The Hyprid Perspective had an interesting post recently about stretching for gymnasts. The author discusses common stretches that gymnasts and their coaches frequently perform and then goes over the reasons behind their faults. A big focus is put on the issue of trying to stretch the hip flexors while in an extended lumbar spine position. This puts the capsule at risk of being stretched, which is not advantageous. While I wouldn't personally focus too much on this pathoanatomical model, the author makes an excellent point regarding incorrect stretching.
When looking to stretch a muscle, it is essential that compensations are not permitted as this can put adverse stress on adjacent joints and structures. For example, when trying to stretch the hip flexors, the lumbar spine should either be stabilized in neutral or in flexion so as to not excessively load the lumbar spine into extension. This commonly occurs in gymnasts, which is why they frequently are seen with spondylolistheses. With stretching hamstrings, people often bend forward, trying to touch their toes, while simultaneously going into excessive lumbar flexion. Many patients develop back pain as a result. The takeaway is when looking to stretch a muscle, stabilize the adjacent joints to avoid compensations.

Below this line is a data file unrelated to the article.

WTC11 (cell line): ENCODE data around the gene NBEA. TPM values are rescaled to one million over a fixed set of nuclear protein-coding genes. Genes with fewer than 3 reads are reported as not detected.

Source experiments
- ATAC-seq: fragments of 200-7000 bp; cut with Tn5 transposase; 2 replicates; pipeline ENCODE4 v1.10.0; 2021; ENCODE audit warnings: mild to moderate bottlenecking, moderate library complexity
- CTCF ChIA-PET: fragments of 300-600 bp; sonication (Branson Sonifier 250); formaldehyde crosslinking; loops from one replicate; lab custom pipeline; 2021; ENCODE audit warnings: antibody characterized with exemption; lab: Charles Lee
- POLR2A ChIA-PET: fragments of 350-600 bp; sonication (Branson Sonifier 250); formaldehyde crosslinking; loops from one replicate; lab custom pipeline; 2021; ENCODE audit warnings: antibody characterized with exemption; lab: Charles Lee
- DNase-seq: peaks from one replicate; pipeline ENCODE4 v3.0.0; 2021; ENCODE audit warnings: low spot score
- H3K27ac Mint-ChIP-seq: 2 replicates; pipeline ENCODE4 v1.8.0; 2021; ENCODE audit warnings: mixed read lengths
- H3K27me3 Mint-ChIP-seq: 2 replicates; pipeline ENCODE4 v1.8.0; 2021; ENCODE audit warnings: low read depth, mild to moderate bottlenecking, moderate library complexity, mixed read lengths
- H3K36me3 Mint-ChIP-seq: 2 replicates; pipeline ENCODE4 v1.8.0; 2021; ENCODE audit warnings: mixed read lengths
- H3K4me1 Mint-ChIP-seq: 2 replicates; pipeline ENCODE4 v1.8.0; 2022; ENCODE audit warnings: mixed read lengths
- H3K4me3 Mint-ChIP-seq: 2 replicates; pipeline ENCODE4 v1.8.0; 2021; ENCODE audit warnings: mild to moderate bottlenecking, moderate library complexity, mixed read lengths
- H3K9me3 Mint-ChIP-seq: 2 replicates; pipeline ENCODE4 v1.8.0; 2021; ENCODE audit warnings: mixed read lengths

Now whether or not we should actually try and stretch is another issue. From my experience, most "flexibility deficits" are actually secondary to either neural tension or relative hypertonicity compared to the antagonist muscle. What does this mean? If a motion is limited by neural tension (when I say neural tension, I am also talking about tightness that is increased with distal/proximal motions - not just patient symptoms), perhaps treatment is needed in the spine, along the path of the nerve or possibly some nerve glides to improve "flexibility." If it appears to be just a "tight muscle," it may be better to try strengthening the antagonist instead, due to some evidence saying we can't affect true muscle length. Regardless, when trying to stretch a muscle, makes sure you stabilize adjacent joints to avoid over-stressing them.
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